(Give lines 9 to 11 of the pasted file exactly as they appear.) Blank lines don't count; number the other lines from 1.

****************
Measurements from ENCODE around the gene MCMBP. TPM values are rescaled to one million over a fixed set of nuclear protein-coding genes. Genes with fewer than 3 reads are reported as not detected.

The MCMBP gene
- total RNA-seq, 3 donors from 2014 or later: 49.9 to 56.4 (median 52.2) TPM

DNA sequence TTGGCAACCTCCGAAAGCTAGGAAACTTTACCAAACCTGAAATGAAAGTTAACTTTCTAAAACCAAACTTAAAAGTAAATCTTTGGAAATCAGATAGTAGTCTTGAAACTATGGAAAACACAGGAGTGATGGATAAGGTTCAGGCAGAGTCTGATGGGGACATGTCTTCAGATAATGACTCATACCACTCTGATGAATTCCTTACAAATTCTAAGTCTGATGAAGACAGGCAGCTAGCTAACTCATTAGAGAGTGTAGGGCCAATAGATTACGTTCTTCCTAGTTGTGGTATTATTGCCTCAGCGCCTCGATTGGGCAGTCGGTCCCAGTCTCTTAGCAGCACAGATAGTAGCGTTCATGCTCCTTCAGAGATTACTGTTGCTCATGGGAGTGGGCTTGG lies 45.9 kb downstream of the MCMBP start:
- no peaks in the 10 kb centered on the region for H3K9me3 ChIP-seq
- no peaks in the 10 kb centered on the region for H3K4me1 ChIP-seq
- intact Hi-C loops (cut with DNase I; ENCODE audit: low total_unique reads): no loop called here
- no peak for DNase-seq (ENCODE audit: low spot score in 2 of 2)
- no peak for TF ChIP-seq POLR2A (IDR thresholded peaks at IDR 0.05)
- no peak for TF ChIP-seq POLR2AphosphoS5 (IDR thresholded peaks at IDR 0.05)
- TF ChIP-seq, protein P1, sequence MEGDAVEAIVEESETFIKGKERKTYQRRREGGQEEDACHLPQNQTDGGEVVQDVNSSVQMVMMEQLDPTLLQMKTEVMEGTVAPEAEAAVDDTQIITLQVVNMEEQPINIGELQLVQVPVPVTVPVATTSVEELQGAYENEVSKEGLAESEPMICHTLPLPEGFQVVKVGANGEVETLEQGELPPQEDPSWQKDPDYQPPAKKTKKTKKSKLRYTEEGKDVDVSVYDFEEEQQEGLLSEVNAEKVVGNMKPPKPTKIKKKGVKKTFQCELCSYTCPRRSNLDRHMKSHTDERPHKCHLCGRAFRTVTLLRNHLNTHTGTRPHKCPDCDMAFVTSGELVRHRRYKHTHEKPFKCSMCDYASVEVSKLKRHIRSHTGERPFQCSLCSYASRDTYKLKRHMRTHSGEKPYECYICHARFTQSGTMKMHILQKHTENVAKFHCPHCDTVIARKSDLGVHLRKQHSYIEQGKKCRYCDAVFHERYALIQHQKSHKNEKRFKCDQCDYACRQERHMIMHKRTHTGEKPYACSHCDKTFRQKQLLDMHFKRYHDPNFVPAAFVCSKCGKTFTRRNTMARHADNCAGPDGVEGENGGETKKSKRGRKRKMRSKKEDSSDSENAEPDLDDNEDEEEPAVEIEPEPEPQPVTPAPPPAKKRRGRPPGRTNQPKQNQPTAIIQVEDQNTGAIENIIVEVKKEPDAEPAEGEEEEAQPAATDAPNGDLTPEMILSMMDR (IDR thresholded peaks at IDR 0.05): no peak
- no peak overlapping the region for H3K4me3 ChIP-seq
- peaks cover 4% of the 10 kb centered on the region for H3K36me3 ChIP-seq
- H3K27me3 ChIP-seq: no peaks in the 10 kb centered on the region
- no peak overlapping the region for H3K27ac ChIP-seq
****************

- no peak for TF ChIP-seq POLR2A (IDR thresholded peaks at IDR 0.05)
- no peak for TF ChIP-seq POLR2AphosphoS5 (IDR thresholded peaks at IDR 0.05)
- TF ChIP-seq, protein P1, sequence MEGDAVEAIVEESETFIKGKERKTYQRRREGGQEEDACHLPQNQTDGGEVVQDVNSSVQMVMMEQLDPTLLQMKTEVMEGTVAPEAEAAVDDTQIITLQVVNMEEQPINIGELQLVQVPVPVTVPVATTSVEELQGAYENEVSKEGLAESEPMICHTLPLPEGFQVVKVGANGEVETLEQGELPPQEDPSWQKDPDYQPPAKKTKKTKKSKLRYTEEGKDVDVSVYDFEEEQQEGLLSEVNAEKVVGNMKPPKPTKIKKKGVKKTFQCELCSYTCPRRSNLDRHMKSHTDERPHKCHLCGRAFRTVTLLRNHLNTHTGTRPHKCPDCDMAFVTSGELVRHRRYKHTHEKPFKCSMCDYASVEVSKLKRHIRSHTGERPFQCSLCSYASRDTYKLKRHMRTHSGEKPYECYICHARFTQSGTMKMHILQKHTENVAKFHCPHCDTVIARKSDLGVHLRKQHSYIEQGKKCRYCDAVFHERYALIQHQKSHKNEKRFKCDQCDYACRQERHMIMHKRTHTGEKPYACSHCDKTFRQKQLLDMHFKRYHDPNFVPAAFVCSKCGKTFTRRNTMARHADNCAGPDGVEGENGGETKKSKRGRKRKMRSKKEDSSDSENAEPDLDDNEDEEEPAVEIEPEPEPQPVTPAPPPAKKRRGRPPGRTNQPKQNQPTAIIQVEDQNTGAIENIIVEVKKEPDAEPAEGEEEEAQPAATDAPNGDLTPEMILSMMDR (IDR thresholded peaks at IDR 0.05): no peak